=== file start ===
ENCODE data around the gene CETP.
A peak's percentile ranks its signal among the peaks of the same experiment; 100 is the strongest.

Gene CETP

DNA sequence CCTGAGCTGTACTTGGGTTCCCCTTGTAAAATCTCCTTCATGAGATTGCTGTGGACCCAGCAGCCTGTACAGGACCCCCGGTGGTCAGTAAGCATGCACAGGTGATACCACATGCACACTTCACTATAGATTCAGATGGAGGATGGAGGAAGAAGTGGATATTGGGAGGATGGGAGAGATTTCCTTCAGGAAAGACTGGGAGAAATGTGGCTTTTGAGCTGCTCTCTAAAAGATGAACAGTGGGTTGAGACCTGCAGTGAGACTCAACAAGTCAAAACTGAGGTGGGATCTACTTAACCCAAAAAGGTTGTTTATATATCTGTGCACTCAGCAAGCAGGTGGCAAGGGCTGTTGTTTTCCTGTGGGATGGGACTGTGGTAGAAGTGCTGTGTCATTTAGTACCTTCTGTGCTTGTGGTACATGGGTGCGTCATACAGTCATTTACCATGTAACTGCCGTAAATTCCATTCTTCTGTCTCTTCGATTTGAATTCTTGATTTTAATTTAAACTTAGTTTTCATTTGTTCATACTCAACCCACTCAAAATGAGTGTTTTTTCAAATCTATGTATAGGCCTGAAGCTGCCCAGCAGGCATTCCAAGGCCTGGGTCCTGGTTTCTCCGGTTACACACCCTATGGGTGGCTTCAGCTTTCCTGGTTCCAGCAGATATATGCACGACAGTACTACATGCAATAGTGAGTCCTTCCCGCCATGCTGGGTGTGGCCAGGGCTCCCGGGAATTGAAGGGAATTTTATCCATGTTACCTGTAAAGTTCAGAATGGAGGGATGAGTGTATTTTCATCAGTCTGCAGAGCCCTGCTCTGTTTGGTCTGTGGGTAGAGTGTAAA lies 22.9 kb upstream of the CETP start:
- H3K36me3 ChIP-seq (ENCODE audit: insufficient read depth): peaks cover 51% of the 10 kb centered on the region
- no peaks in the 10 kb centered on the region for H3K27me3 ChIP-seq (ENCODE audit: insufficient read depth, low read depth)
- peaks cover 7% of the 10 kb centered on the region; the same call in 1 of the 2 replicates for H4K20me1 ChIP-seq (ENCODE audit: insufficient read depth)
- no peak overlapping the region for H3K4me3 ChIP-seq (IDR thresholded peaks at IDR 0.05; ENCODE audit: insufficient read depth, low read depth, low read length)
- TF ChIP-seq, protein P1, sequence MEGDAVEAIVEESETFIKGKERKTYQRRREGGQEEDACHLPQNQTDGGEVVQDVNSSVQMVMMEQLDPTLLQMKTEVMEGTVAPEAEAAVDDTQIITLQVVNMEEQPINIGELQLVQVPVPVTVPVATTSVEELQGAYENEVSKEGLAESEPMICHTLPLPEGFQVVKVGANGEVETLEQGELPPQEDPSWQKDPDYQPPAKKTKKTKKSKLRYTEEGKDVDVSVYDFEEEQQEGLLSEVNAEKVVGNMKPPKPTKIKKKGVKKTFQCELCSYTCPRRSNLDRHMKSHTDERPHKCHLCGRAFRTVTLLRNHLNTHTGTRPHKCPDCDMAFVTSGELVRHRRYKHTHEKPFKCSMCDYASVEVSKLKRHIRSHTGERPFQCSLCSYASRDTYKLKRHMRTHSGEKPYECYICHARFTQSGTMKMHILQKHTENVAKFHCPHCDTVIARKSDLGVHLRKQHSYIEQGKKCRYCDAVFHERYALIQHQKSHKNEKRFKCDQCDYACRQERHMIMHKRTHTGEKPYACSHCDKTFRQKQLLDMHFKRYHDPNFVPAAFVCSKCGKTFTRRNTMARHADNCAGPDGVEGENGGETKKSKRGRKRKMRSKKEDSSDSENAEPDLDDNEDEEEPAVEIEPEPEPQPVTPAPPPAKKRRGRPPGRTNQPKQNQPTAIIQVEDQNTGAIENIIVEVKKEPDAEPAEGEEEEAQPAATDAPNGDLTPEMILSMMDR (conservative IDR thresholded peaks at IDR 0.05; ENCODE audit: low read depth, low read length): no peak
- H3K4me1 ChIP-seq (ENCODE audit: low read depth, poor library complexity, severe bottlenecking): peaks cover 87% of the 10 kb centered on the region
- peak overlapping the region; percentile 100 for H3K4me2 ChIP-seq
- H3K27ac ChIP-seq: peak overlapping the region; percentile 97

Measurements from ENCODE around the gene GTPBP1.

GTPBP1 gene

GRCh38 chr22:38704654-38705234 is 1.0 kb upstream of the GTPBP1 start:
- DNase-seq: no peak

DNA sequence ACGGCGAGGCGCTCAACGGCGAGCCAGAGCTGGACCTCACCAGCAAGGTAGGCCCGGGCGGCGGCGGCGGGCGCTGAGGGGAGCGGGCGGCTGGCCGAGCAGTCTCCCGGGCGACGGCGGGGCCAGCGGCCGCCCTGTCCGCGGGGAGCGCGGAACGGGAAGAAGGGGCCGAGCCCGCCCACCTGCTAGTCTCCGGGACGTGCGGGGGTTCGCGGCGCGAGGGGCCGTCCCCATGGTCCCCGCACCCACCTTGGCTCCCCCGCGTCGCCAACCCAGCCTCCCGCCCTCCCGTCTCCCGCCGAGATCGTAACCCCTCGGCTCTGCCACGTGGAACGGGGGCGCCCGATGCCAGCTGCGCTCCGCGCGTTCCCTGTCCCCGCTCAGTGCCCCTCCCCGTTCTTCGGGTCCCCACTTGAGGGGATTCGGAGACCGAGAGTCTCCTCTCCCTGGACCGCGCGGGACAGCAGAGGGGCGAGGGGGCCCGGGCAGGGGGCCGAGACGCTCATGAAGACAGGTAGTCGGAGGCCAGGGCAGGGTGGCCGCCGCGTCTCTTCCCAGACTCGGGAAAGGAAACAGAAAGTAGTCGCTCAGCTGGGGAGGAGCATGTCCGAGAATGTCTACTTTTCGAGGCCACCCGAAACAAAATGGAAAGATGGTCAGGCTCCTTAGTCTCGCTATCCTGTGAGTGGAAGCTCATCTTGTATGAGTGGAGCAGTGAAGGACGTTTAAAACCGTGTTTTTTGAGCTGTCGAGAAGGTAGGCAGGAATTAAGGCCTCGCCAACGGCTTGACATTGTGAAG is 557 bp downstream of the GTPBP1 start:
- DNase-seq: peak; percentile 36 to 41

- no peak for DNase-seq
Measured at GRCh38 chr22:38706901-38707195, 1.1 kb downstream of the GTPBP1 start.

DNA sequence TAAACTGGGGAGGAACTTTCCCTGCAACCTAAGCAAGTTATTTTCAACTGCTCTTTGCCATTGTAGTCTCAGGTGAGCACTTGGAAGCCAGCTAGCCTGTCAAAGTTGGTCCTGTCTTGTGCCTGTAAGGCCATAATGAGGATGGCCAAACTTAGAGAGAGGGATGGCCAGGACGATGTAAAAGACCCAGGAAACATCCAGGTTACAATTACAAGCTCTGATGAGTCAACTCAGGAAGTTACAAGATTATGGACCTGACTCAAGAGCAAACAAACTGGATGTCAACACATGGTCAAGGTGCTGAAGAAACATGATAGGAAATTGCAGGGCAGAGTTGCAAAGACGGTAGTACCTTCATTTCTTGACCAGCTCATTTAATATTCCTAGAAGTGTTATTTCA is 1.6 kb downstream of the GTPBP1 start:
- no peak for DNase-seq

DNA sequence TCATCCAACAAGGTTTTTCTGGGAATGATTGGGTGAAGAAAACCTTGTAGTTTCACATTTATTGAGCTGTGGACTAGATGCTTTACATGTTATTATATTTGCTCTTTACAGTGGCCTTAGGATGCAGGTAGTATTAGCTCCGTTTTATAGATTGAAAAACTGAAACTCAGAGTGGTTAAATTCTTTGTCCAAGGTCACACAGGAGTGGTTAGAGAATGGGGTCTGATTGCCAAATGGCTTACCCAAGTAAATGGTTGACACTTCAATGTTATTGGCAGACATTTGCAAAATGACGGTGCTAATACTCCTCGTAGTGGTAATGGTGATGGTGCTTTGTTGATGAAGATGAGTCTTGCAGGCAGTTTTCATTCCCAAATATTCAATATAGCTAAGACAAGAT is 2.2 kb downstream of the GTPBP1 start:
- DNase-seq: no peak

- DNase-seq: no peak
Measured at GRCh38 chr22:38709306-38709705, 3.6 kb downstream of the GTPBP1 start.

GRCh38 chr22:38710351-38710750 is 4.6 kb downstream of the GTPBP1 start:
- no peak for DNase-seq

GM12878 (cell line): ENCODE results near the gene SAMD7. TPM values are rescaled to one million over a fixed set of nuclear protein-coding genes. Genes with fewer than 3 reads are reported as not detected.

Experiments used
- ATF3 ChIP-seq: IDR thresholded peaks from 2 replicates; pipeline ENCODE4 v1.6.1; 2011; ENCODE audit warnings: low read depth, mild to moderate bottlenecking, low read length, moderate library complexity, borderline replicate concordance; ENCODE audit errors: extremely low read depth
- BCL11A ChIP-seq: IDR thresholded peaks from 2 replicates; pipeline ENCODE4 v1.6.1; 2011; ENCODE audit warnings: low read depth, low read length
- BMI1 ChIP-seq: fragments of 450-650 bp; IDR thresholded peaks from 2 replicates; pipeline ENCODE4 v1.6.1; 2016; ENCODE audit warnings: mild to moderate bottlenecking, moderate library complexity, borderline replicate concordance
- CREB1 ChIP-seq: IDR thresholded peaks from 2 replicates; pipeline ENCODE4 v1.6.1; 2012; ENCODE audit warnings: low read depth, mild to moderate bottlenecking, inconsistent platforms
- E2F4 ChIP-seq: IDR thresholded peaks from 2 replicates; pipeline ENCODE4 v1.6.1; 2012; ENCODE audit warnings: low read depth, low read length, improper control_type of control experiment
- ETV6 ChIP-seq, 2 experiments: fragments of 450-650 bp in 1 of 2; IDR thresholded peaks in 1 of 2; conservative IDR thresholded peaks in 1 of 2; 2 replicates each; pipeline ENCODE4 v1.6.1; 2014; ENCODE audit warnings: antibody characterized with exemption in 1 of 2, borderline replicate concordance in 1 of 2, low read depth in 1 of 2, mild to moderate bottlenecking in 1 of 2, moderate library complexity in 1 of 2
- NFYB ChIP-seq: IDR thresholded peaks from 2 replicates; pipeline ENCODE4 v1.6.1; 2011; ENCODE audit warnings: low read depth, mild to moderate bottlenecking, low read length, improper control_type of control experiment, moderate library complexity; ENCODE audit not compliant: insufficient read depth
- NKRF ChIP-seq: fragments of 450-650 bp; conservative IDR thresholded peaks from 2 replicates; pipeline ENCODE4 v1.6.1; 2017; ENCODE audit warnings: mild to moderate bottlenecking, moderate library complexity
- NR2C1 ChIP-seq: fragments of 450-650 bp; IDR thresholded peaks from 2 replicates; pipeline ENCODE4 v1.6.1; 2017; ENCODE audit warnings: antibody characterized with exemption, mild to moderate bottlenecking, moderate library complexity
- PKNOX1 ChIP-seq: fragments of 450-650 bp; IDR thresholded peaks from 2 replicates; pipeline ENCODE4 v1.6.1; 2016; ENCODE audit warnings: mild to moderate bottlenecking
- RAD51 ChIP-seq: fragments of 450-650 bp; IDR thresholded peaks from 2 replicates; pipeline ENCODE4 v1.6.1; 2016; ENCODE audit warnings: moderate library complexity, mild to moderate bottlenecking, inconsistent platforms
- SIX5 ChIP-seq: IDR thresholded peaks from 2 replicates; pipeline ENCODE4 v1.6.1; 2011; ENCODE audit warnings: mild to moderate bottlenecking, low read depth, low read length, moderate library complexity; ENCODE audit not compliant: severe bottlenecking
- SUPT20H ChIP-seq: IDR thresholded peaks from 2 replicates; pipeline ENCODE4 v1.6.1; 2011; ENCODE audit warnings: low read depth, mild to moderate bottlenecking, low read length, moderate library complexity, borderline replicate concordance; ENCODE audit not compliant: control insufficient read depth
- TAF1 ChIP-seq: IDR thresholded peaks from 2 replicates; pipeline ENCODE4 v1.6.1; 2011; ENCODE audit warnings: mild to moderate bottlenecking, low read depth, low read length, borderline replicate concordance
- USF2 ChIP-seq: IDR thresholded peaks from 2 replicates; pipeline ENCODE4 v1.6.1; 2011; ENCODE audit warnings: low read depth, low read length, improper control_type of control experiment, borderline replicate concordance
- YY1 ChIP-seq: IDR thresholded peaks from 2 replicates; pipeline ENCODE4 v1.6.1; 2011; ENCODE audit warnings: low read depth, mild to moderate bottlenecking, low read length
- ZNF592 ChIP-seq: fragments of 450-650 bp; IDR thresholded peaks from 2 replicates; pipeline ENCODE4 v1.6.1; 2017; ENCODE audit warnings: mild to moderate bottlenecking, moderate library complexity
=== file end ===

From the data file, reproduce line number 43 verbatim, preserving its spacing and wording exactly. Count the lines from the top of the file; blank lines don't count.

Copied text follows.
- SUPT20H ChIP-seq: IDR thresholded peaks from 2 replicates; pipeline ENCODE4 v1.6.1; 2011; ENCODE audit warnings: low read depth, mild to moderate bottlenecking, low read length, moderate library complexity, borderline replicate concordance; ENCODE audit not compliant: control insufficient read depth